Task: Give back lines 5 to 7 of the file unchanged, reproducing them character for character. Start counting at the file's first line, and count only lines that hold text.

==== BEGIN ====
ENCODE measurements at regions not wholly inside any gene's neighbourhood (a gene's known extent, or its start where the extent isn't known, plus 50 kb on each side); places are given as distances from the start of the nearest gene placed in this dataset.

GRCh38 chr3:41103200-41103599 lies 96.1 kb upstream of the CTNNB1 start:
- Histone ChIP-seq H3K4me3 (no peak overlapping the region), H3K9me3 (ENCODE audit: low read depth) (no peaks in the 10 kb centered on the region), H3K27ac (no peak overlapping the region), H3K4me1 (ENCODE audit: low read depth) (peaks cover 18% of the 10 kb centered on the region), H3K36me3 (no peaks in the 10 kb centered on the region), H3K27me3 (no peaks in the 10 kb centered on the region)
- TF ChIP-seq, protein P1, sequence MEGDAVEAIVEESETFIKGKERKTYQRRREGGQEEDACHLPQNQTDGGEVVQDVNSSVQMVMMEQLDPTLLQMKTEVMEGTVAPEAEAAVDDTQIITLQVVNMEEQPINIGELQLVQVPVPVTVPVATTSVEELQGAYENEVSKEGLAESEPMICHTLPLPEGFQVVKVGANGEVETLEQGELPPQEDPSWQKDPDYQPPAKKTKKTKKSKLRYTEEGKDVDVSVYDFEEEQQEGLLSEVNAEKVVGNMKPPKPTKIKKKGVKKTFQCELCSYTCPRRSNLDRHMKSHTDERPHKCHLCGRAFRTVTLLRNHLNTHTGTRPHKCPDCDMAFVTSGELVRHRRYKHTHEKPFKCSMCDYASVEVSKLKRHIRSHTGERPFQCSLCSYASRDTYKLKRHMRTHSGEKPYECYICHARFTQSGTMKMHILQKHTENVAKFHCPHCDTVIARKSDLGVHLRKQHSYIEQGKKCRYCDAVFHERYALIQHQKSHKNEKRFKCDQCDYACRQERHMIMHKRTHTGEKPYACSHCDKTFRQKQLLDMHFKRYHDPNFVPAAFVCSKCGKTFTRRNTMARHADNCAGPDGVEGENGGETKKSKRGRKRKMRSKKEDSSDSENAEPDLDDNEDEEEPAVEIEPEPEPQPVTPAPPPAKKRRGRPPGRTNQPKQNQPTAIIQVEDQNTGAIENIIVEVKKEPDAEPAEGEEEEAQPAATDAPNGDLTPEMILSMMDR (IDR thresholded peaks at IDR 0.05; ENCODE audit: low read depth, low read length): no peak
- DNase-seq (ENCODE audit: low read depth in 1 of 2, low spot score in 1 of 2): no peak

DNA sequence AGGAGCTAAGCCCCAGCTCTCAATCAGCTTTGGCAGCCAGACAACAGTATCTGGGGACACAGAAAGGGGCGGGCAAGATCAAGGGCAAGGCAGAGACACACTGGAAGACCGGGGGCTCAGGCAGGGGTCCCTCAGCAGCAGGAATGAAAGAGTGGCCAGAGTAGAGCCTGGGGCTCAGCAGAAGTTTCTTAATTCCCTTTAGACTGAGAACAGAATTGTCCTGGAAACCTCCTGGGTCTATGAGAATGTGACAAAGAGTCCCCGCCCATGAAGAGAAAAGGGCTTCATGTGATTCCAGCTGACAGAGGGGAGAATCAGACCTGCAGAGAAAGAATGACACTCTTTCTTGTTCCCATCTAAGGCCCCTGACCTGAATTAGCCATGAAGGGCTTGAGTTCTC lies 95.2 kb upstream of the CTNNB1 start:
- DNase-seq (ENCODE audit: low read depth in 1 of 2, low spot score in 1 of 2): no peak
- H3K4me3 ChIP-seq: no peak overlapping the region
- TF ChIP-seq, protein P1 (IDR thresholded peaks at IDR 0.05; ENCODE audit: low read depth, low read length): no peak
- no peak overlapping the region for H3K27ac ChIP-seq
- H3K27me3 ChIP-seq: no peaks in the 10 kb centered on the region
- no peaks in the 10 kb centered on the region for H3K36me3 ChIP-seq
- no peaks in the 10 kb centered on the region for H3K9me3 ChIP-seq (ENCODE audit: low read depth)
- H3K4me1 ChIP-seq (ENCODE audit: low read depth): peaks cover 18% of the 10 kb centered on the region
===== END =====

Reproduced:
- DNase-seq (ENCODE audit: low read depth in 1 of 2, low spot score in 1 of 2): no peak

DNA sequence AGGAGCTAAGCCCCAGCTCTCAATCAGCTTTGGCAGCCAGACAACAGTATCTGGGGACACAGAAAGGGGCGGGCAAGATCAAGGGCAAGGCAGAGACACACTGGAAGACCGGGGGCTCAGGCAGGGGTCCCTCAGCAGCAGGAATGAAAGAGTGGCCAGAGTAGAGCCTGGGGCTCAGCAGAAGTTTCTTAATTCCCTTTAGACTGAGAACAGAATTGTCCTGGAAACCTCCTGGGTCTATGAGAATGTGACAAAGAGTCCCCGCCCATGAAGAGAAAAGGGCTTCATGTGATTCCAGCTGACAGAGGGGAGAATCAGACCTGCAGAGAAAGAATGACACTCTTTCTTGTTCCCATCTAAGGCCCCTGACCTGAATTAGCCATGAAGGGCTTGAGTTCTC lies 95.2 kb upstream of the CTNNB1 start:
- DNase-seq (ENCODE audit: low read depth in 1 of 2, low spot score in 1 of 2): no peak